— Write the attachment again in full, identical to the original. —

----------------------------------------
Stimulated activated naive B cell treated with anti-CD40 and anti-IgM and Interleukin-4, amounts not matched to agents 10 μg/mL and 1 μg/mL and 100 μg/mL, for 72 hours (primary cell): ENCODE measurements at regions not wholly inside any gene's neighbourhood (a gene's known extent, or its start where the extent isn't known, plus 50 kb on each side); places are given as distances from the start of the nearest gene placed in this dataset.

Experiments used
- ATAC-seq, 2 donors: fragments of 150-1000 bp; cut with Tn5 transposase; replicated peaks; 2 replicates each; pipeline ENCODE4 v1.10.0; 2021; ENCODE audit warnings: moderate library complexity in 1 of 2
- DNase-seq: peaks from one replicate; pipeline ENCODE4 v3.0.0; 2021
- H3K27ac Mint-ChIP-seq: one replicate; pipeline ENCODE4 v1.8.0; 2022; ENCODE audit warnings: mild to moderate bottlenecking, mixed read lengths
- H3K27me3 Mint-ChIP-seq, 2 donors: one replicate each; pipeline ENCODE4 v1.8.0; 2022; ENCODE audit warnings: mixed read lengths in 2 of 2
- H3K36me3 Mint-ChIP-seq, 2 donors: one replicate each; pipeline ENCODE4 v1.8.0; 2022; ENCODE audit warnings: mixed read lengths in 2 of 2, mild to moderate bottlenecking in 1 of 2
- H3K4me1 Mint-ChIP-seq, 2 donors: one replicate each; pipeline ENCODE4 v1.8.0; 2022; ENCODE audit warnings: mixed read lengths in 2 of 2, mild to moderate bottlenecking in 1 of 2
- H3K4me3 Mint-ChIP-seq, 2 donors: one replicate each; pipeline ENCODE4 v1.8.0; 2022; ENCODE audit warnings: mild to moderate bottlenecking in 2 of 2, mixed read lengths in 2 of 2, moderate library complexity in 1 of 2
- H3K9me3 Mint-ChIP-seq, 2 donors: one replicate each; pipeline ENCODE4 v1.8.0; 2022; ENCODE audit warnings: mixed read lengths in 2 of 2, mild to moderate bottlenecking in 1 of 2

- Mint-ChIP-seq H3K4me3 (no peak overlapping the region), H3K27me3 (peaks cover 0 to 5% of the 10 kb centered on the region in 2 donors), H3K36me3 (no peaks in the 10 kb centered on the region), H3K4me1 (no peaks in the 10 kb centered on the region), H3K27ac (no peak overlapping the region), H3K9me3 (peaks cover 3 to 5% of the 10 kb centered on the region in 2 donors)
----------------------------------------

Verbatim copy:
Stimulated activated naive B cell treated with anti-CD40 and anti-IgM and Interleukin-4, amounts not matched to agents 10 μg/mL and 1 μg/mL and 100 μg/mL, for 72 hours (primary cell): ENCODE measurements at regions not wholly inside any gene's neighbourhood (a gene's known extent, or its start where the extent isn't known, plus 50 kb on each side); places are given as distances from the start of the nearest gene placed in this dataset.

Experiments used
- ATAC-seq, 2 donors: fragments of 150-1000 bp; cut with Tn5 transposase; replicated peaks; 2 replicates each; pipeline ENCODE4 v1.10.0; 2021; ENCODE audit warnings: moderate library complexity in 1 of 2
- DNase-seq: peaks from one replicate; pipeline ENCODE4 v3.0.0; 2021
- H3K27ac Mint-ChIP-seq: one replicate; pipeline ENCODE4 v1.8.0; 2022; ENCODE audit warnings: mild to moderate bottlenecking, mixed read lengths
- H3K27me3 Mint-ChIP-seq, 2 donors: one replicate each; pipeline ENCODE4 v1.8.0; 2022; ENCODE audit warnings: mixed read lengths in 2 of 2
- H3K36me3 Mint-ChIP-seq, 2 donors: one replicate each; pipeline ENCODE4 v1.8.0; 2022; ENCODE audit warnings: mixed read lengths in 2 of 2, mild to moderate bottlenecking in 1 of 2
- H3K4me1 Mint-ChIP-seq, 2 donors: one replicate each; pipeline ENCODE4 v1.8.0; 2022; ENCODE audit warnings: mixed read lengths in 2 of 2, mild to moderate bottlenecking in 1 of 2
- H3K4me3 Mint-ChIP-seq, 2 donors: one replicate each; pipeline ENCODE4 v1.8.0; 2022; ENCODE audit warnings: mild to moderate bottlenecking in 2 of 2, mixed read lengths in 2 of 2, moderate library complexity in 1 of 2
- H3K9me3 Mint-ChIP-seq, 2 donors: one replicate each; pipeline ENCODE4 v1.8.0; 2022; ENCODE audit warnings: mixed read lengths in 2 of 2, mild to moderate bottlenecking in 1 of 2

- Mint-ChIP-seq H3K4me3 (no peak overlapping the region), H3K27me3 (peaks cover 0 to 5% of the 10 kb centered on the region in 2 donors), H3K36me3 (no peaks in the 10 kb centered on the region), H3K4me1 (no peaks in the 10 kb centered on the region), H3K27ac (no peak overlapping the region), H3K9me3 (peaks cover 3 to 5% of the 10 kb centered on the region in 2 donors)